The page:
Lessons in Lead Climbing (Part 1): Elvis Leg Isn’t the End

Four years ago I took my first lead fall in a tiny college gym in Cheney, WA. The class had been short and I’d completed it with three of my good friends. We’d spent a few hours learning the basics of lead climbing like how not to z-clip or backclip. We learned how to give and take slack and how to jump at just the right time to ensure a softer fall for your climber. We had gone through all the basics and now it was time to pass the lead climbing test. It was a moderate 5.8 climb with holds for days, but I was still shaking and nervous because I knew the closer I got to the top the sooner I’d have to let go and trust that I wouldn’t deck and end my life.

It took me fifteen minutes to let go of those stupid plastic holds.

At that point I thought to myself, Alright Megan, nice work, you learned how to lead climb, now you can go back to top-roping for the rest of your days. Because NO WAY was I going to put myself in that situation again. No thank you, I will pass.

Unfortunately for me and my fear, my insistent friends had different plans for me.

Not long after the class, the four of us hit the road to northwestern Montana in search of limestone and campfires and wine. We were stoked to be on an all girls climbing trip. We didn’t need men to rope gun for us! We knew how to lead climb, dammit, and lead climb we…might.

On our first pitch we all chickened out before the first bolt. We’d caress the start holds, hoping they’d unlock some secret power within us that would enable us to float up the wall, but nothing happened. We barely even got our feet off the ground.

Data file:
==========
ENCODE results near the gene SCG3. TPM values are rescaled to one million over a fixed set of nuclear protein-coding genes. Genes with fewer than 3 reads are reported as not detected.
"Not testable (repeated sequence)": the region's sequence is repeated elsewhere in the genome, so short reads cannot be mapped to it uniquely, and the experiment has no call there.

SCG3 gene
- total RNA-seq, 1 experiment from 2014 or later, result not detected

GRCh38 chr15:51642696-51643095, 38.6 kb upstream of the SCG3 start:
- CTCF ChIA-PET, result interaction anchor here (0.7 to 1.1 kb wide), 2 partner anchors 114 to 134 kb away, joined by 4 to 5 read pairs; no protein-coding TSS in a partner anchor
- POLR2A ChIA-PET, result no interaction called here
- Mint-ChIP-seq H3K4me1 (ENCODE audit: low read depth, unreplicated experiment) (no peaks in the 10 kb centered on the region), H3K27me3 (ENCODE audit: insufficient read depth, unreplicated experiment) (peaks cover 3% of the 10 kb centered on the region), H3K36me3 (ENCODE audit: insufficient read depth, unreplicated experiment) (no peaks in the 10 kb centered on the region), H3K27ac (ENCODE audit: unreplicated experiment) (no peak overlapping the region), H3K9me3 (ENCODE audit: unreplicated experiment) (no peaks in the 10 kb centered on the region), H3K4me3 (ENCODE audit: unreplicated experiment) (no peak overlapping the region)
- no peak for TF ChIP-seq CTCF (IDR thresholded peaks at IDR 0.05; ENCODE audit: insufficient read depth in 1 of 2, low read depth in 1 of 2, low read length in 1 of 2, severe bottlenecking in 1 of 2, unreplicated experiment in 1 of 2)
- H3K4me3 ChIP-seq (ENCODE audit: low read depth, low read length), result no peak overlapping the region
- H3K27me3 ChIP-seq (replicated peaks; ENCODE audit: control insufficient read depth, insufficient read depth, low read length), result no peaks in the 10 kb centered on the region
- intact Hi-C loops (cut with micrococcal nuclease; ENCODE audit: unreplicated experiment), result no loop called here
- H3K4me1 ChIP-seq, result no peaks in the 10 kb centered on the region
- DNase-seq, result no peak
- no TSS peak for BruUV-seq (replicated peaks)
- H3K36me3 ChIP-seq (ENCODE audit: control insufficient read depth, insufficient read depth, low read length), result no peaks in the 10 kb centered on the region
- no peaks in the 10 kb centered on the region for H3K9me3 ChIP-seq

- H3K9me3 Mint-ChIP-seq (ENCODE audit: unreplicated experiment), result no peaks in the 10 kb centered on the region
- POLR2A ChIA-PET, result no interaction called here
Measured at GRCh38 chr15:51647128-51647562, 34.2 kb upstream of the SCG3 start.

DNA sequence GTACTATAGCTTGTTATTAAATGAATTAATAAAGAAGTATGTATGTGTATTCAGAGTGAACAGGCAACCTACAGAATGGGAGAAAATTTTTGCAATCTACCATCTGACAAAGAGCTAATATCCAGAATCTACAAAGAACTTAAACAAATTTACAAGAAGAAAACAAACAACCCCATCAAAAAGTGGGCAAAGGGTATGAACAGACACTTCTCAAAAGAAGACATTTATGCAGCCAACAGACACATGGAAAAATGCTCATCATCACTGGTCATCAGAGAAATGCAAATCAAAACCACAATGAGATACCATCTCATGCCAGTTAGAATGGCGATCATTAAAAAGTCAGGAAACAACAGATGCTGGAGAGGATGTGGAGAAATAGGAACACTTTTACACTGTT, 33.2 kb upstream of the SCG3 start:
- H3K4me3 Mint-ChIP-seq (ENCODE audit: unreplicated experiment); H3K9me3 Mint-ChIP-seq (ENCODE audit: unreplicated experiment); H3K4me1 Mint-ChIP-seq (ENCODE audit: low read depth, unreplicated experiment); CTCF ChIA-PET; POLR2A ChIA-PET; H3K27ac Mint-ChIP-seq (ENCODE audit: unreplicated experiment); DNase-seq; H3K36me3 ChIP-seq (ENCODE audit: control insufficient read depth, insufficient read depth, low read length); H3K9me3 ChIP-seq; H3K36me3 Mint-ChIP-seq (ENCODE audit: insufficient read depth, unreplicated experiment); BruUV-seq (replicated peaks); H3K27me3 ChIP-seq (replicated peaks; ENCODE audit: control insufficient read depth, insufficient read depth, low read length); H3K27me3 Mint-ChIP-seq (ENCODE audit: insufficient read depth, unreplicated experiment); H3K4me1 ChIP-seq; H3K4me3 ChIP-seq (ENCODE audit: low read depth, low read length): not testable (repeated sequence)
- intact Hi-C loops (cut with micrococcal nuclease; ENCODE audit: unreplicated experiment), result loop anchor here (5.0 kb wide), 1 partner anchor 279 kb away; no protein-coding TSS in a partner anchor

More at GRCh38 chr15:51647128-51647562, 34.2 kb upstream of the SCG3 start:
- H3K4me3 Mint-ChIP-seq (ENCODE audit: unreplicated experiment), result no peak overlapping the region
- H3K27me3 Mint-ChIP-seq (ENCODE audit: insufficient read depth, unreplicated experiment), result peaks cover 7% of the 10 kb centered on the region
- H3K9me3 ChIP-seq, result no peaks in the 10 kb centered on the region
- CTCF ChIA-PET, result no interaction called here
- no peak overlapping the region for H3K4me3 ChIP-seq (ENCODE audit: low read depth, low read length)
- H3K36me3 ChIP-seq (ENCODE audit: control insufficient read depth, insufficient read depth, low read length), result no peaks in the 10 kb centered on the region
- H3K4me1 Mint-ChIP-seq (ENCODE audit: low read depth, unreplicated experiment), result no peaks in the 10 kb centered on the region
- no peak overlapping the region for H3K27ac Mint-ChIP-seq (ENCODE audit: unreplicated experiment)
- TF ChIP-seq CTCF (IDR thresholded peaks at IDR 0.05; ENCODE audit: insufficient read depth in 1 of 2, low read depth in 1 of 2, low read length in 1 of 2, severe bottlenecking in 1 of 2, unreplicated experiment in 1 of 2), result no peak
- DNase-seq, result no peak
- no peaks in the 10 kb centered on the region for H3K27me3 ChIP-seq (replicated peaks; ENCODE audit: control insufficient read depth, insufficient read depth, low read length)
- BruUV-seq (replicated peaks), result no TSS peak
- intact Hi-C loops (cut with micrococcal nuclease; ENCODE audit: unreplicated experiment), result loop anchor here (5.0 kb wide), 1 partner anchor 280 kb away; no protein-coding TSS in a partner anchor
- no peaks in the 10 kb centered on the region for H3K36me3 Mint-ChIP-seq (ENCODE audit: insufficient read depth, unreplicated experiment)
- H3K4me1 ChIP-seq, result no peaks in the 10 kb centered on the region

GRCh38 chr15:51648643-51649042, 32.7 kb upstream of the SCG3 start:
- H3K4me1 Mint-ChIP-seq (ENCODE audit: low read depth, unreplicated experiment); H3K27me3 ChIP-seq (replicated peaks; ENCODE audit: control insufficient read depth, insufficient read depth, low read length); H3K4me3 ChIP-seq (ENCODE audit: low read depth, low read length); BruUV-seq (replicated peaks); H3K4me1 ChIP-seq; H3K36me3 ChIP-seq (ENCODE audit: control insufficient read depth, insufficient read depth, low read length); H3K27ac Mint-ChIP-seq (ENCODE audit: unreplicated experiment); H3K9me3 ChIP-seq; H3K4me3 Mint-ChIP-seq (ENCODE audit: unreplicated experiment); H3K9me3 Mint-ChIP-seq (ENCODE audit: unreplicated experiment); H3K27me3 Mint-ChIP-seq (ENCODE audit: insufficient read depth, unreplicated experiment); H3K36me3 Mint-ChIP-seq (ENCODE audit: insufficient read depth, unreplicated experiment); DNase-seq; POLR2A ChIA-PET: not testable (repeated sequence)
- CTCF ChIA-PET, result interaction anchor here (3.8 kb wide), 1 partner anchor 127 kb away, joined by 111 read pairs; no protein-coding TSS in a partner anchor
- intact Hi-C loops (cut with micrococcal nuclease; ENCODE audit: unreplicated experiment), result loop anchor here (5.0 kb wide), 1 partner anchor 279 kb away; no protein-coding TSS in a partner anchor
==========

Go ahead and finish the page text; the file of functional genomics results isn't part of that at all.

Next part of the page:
We regrouped and found another pitch that looked a little more forgiving and I decided I was going to do it. I’d climbed 5.8’s tens, if not hundreds of times. Physically it was possible.

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I roped up, did my buddy check, and was on my way, one tepid move after another. With every vertical movement, my breathing come quicker and my Elvis-leg threatened to shake me right off the wall. But if I bailed, and none of the other girls could make it to the top, then we would lose gear, and I was determined to bring my shiny new quickdraws home with me.

Disbelief washed over me as I clipped into the chains. I’d done it. I’d lead a route outside and I didn’t die! Hallelujah!

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When my introspection came, as it usually does, I gained some perspective about climbing. Like how many people are climbing every single day, and how many of those people return home safely. Or the fact that these routes are bolted with protection in mind, and the purpose of the rope and the quickdraws and the bolts are to work harmoniously together in order to keep climbers off the deck. Now, granted, this doesn’t always happen, but now, in the five and a half years I’ve been climbing, I’ve seen someone (my brother, actually) really deck only once, and he walked away with a bruised ankle.

All these what-if’s and fat-chances are the nemesis of my climbing. Whether I’m on the wall, walking to the wall, standing below the wall, on top of the wall—these are the ideas that invade my mind. Ideas of bolts pulling, of harnesses failing, of choss cascading off the wall. Constantly I remind myself that while these things can happen, chances are that they won’t. Chances are, whatever climb I’m attempting I’ll finish it the way I’ve finished the others: with a little bit of style and some awesome Adam Ondra inspired yells.

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Don’t let the fear of what could happen make nothing happen. -Doe Zantamata

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